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this war.

with my brother Cneius, making war under my auspices, (as was the will of the senate and People of Rome) T, that you might have a consul for your captain against Hannibal and the Carthagenians, have freely offered myself for

You, then, have a new general, and I a new army. On this account a few words from me to you, will be neither iinproper nor unseasonable.

That you may not be una rised of what sort of enemies you are going to encounter, or what is to be feared from them, they are the very same, whom in a former war, you vanquished both by land and sea; the same from whom you took Sicily and Sardinia, and who have been these twenty years your tributaries. You will not, I presume, march against these men with only that courage with which you are wont to face other enemies : but with a certain

anger and indignation, such as you would feel if you saw your slaves on a sudden rise up in arms against you. Conquered and enslaved, it is not boldness, but necessity that urges them to battle; unless you could believe, that those who avoided fighting when their army was entire, have acquired better hope, by the loss of two-thirds of their horse and foot in the passage of the Alps.

But you have heard, perhaps, that though they are few in number, they are men of stout hearts and robust bodies; beroes of such strength and vigour, as nothing is able to resist. -Mere effigies ! Nay, shadows of men ;-wretches emaciated with hunger, and benumbed with cold! bruise ed and battered to pieces among the rocks and craggy cliffs ! their weapons broken, and their horses weak and foundered ! Such are the cavalry, and such the infantry, with which you are going to contend; not enemies, but the fragments of enemies. There is nothing which I more apprehend, than that it will be thought Hannibal was vanquished by the Alps, before we had any conflict with him. But perhaps, it was fitting it should be so; and that, with a people and a leader who had violated leagues and covenants, the gods themselves, without man's help, should begin the war, and bring it to a near conclusion; and that: we, who, next to the gods, have been injured and offendi ed, should happily finish what they have begun..

I need not be in any fear, that you should suspect me: of saying these things merely to encourage you, wbile in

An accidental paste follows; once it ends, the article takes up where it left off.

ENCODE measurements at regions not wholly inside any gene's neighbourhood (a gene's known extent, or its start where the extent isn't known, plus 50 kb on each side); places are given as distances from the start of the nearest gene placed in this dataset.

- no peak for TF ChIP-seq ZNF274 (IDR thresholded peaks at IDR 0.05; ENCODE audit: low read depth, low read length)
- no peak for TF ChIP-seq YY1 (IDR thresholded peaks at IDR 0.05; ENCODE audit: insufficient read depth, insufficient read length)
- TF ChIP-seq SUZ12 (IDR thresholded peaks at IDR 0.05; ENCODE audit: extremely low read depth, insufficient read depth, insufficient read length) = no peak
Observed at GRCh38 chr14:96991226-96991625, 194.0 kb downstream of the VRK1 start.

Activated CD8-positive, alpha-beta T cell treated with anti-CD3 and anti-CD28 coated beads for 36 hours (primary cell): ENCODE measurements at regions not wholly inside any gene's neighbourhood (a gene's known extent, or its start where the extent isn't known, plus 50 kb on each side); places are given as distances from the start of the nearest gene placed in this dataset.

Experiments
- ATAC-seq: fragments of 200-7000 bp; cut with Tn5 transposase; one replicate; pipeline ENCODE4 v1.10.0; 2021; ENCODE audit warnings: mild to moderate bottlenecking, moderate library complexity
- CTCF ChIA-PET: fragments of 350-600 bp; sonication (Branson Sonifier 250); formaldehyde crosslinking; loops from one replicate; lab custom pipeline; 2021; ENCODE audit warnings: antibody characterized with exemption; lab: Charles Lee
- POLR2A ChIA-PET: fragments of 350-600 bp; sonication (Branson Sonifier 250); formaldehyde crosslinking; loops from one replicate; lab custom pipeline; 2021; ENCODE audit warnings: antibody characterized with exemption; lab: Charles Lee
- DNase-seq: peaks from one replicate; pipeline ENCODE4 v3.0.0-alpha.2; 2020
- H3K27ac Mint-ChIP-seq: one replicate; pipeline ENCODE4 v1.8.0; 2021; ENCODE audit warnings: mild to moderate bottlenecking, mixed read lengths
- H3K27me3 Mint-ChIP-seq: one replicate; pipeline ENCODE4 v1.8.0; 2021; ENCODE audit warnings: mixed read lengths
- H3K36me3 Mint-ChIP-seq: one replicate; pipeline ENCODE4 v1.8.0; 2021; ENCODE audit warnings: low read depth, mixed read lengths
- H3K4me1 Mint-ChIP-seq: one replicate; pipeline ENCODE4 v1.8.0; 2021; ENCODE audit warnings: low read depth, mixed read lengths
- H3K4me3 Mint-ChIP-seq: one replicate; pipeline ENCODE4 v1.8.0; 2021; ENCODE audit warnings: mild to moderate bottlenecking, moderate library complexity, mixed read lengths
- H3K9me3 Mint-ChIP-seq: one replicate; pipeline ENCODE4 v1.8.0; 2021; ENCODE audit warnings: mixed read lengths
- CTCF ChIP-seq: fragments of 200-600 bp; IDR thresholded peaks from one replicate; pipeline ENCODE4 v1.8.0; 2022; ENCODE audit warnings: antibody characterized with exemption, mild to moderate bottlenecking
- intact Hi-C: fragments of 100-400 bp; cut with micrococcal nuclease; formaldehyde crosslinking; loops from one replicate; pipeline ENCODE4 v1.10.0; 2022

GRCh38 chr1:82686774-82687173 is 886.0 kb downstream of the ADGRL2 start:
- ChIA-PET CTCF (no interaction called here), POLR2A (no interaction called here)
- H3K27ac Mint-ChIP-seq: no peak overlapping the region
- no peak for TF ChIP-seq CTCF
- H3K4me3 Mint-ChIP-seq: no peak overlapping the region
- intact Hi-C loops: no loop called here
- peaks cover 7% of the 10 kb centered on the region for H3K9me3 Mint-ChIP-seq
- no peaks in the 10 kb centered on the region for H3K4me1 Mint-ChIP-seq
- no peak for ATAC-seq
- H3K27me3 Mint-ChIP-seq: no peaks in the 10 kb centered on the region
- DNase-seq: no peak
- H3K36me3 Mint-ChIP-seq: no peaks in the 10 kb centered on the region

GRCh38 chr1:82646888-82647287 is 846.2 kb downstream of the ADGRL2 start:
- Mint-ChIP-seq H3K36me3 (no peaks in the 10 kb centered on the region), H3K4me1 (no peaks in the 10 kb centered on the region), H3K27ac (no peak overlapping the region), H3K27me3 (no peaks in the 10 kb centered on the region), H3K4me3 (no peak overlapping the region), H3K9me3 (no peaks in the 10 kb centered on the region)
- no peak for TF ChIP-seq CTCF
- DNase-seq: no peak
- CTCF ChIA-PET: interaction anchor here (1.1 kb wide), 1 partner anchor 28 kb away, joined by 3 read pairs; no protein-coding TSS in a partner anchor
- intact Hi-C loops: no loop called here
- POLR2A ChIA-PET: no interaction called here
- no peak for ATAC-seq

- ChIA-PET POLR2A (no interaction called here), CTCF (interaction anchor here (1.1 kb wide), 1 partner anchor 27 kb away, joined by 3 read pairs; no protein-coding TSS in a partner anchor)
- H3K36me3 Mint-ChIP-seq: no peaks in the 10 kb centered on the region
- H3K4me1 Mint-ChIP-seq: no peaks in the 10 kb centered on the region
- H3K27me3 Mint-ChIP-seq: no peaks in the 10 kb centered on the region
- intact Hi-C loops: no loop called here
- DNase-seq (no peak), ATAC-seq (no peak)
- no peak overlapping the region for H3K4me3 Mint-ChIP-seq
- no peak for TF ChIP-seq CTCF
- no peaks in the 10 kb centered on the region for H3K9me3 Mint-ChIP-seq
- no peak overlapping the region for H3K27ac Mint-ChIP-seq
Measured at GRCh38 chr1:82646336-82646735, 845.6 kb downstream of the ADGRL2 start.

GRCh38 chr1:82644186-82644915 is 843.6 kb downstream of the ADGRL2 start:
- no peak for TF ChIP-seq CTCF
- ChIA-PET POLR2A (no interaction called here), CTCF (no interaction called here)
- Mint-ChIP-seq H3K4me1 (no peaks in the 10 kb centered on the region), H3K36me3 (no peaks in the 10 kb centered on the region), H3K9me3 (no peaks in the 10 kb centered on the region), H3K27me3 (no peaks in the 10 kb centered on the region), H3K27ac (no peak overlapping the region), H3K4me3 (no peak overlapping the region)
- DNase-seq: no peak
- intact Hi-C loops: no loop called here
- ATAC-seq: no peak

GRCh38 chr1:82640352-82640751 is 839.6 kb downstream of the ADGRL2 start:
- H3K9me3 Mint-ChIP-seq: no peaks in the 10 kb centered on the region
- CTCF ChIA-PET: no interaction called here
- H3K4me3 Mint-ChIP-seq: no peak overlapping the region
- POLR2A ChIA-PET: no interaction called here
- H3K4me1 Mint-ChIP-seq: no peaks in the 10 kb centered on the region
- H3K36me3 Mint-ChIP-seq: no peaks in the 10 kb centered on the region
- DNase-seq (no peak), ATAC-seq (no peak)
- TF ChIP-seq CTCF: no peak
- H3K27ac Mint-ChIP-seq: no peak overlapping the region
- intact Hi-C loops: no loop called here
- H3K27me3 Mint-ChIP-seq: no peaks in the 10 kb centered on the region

wardly I have a different sentiment. What hindered me from going into Spain? That was my province, where I should have had the less dreaded Asdrubal, not Hannibal, to deal with. But bearing, as I passed along the coast of Gaul, of this enenıy's inarch, I landed my troops, sent my horse forward, and pitched ny camp upon the Rhone. A part of my cavalry encountered and defeated that of the enemy. My infantry not being able to overtake theirs, which fled before us, I returned to my fleet; and with all the expedition I could use, in so long a voyage by sea and land, ain come to meet them at the foot of the Alps. Was it then my inclination to avoid a contest with this tremen. dous Hannibal ? And have I met with him only by accident and unawares ? Or am I come on purpose to challenge him to the combat? I would gladly try, whether the earth, within these twenty years has brought forth a new kind of Carthagenians; or whether they be the same sort of men who fought at the Ægates, and whom, at Eryx, you suffered to redeem themselves at eighteen denarii per head; whether this Hannibal, for labours and journies, be, as lie would be thought, the rival of Hercules; or whether he be, what his father left him, a tributary, a vassal, a slave to the Roman people. Did not the consciousness of his wicked deed at Saguntum, torment him and make him desperate, he would have some regard, if not to his conquered country, yet surely to his own family, to his father's memory, to the treaty written with Amilcar's own hand. We might have starved him in Eryx; we might have passed into Africa with our victorious fleet, and in a few days, have destroyed Carthage. At their humble supplication, we pardoned them; we released then when they were closely shut up without a possibility of escaping; we made peace with them when they were con quered. When they were distressed by the African war, we considered them, we treated thein as a people under our protection. And what is the return they make for all these favours ? Under the conduct of a hairbrained young man, they come hither to overturn our state, and lay waste our country. I could wish indeed, that it were not so; and that the war we are now engaged in, concerned only our own glory, and not our preservation. But the coutest, at present, is not for the possession of Sicily and Sardi